This tabulation is, in the main, characteristic of every tall office building in the country. As to the necessary arrangements for light courts, these are not germane to the problem, and as will become soon evident, I trust need not be considered here. These things, and such others as the arrangement of elevators, for example, have to do strictly with the economics of the building, and I assume them to have been fully considered and disposed of to the satisfaction of purely utilitarian and pecuniary demands. Only in rare instances does the plan or floor arrangement of the tall office building take on an aesthetic value, and thus usually when the lighting court is external or becomes an internal feature of great importance.
As I am here seeking not for an individual or special solution, but for a true normal type, the attention must be confined to those conditions that, in the main, are constant in all tall office buildings, and every mere incidental and accidental variation eliminated from the consideration, as harmful to the clearness of the main inquiry.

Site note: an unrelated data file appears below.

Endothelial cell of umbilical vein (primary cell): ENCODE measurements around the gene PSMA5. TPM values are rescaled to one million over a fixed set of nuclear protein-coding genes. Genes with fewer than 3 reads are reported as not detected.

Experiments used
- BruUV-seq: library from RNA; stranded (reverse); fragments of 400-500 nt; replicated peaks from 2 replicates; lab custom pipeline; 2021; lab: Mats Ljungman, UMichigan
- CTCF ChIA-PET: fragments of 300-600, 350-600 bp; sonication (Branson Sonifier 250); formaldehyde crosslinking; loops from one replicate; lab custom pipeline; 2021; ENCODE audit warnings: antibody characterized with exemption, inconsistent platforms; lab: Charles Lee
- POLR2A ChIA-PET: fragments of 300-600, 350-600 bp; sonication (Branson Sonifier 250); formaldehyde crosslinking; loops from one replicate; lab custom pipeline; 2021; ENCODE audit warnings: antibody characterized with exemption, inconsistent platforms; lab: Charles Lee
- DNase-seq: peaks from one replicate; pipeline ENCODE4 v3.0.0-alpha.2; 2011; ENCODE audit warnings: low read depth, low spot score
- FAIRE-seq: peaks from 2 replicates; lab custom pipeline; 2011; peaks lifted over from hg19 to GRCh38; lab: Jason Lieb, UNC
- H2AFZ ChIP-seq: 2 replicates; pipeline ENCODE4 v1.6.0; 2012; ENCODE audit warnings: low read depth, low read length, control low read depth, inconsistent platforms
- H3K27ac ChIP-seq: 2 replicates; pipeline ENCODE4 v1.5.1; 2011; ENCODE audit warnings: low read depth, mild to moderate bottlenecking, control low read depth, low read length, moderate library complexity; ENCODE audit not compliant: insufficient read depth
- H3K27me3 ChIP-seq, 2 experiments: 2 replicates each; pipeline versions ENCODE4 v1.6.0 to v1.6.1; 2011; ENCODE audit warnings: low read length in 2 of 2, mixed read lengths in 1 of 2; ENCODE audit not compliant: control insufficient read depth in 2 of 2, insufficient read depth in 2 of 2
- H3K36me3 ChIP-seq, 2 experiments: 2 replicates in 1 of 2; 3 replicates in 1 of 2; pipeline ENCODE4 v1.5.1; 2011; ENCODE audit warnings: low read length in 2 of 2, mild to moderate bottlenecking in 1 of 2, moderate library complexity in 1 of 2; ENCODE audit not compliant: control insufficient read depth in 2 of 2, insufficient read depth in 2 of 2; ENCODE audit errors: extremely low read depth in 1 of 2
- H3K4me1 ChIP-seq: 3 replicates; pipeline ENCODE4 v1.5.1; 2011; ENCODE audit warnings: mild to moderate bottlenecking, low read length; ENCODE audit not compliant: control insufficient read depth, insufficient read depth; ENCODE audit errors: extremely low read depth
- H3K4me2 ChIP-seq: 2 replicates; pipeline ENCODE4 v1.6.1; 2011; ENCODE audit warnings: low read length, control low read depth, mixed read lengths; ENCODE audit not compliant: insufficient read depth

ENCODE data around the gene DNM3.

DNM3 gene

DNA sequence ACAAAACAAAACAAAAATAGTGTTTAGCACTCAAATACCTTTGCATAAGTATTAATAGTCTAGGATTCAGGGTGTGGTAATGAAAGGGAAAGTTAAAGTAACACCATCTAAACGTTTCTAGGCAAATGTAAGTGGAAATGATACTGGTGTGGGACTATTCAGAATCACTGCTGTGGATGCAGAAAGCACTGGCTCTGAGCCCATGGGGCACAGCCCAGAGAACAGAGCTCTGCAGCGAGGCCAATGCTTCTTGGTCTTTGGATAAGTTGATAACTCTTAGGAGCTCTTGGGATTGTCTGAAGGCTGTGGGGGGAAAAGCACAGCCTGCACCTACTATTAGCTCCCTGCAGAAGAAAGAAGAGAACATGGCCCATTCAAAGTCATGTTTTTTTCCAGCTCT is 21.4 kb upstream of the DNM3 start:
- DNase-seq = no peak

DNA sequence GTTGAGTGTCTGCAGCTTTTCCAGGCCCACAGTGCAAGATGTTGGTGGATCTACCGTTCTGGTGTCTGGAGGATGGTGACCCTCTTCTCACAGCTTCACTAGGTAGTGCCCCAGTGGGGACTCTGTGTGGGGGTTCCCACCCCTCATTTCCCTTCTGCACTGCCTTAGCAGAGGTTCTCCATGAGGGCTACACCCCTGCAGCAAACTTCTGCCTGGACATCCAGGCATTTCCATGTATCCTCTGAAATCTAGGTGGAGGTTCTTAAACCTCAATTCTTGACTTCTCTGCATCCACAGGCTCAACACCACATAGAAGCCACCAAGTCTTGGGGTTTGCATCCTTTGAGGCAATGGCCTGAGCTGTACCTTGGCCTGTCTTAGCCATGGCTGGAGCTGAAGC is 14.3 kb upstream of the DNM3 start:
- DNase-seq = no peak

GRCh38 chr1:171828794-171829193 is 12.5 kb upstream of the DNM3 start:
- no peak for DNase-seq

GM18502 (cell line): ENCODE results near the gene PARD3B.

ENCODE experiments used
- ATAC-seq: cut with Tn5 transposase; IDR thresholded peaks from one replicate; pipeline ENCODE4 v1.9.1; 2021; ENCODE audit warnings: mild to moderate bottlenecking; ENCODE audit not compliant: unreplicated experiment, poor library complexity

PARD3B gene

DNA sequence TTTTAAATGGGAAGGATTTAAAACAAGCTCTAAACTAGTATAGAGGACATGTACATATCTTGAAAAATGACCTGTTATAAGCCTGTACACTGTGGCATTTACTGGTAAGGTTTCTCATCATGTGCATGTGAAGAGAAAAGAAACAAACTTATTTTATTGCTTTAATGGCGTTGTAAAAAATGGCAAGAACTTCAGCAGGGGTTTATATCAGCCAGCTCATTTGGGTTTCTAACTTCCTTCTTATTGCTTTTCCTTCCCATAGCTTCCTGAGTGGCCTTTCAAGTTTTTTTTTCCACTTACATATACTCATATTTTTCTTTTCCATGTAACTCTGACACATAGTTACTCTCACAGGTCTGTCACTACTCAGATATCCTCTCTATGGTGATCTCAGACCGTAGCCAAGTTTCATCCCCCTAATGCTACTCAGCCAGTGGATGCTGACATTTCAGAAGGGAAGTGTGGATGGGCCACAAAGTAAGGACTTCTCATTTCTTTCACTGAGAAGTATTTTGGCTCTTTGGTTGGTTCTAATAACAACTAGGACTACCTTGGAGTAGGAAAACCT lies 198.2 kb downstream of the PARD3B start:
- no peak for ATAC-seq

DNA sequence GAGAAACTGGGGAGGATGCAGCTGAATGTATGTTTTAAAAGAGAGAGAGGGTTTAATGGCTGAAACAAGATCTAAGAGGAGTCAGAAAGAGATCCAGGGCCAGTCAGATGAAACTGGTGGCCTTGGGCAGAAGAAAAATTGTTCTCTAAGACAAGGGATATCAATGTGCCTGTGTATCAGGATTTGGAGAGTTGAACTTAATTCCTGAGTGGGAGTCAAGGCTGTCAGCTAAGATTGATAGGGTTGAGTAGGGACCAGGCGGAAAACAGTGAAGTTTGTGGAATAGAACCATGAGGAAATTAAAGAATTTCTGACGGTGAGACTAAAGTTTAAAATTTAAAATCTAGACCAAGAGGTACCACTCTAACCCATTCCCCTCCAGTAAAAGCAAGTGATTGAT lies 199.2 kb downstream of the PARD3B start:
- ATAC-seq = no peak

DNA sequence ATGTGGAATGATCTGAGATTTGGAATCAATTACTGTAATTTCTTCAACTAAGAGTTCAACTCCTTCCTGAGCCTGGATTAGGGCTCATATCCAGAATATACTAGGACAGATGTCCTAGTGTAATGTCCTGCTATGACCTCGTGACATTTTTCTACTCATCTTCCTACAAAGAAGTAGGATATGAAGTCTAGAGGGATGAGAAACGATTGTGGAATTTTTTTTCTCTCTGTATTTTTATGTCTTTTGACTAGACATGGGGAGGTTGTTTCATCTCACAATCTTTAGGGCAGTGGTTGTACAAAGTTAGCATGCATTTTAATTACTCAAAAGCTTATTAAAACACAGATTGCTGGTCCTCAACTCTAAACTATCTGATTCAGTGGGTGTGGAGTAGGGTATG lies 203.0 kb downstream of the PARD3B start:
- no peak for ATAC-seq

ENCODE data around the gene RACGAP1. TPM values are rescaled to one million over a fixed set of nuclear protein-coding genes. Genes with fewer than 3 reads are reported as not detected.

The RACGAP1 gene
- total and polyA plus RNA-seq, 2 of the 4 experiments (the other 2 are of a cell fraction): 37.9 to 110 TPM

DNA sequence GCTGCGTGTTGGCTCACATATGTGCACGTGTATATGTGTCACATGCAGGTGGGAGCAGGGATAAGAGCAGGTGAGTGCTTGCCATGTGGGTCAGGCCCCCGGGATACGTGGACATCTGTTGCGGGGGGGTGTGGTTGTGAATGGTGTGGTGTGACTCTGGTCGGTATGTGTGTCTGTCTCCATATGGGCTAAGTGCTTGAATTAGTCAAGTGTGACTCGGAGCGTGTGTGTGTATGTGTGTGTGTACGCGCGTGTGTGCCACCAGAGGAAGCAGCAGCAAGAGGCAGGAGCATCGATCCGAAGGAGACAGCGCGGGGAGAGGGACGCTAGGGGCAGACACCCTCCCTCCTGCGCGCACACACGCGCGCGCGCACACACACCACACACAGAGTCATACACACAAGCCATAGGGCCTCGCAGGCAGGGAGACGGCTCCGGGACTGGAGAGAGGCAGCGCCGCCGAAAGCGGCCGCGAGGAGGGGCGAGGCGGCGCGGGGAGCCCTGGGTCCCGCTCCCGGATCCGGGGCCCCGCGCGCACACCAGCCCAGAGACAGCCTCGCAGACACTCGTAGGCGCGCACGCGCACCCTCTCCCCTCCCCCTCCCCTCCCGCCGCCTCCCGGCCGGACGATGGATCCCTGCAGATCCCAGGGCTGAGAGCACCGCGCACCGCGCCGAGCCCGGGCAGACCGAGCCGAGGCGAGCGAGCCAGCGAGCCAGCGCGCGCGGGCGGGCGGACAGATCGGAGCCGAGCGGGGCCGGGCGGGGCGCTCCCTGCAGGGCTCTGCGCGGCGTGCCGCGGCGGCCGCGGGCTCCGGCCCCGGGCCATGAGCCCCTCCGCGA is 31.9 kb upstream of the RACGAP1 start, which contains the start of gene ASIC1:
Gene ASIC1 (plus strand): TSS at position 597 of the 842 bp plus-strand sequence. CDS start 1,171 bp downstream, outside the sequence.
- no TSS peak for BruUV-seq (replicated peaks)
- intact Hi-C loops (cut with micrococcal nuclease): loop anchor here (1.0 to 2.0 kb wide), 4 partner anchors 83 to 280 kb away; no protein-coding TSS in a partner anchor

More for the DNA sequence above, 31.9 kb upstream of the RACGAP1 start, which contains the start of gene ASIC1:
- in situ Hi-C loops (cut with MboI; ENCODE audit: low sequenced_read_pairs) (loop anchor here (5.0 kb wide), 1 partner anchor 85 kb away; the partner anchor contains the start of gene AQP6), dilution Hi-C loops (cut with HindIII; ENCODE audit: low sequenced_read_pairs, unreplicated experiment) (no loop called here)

The practical horizontal and vertical division or office unit is naturally based on a room of comfortable area and height, and the size of this standard office room as naturally predetermines the standard structural unit, and, approximately, the size of window openings. In turn, these purely arbitrary units of structure form in an equally natural way the true basis of the artistic development of the exterior. Of course the structural spacings and openings in the first or mercantile story are required to be the largest of all; those in the second or quasi mercantile story are of a some what similar nature. The spacings and openings in the attic are of no importance whatsoever the windows have no actual value, for light may be taken from the top, and no recognition of a cellular division is necessary in the structural spacing.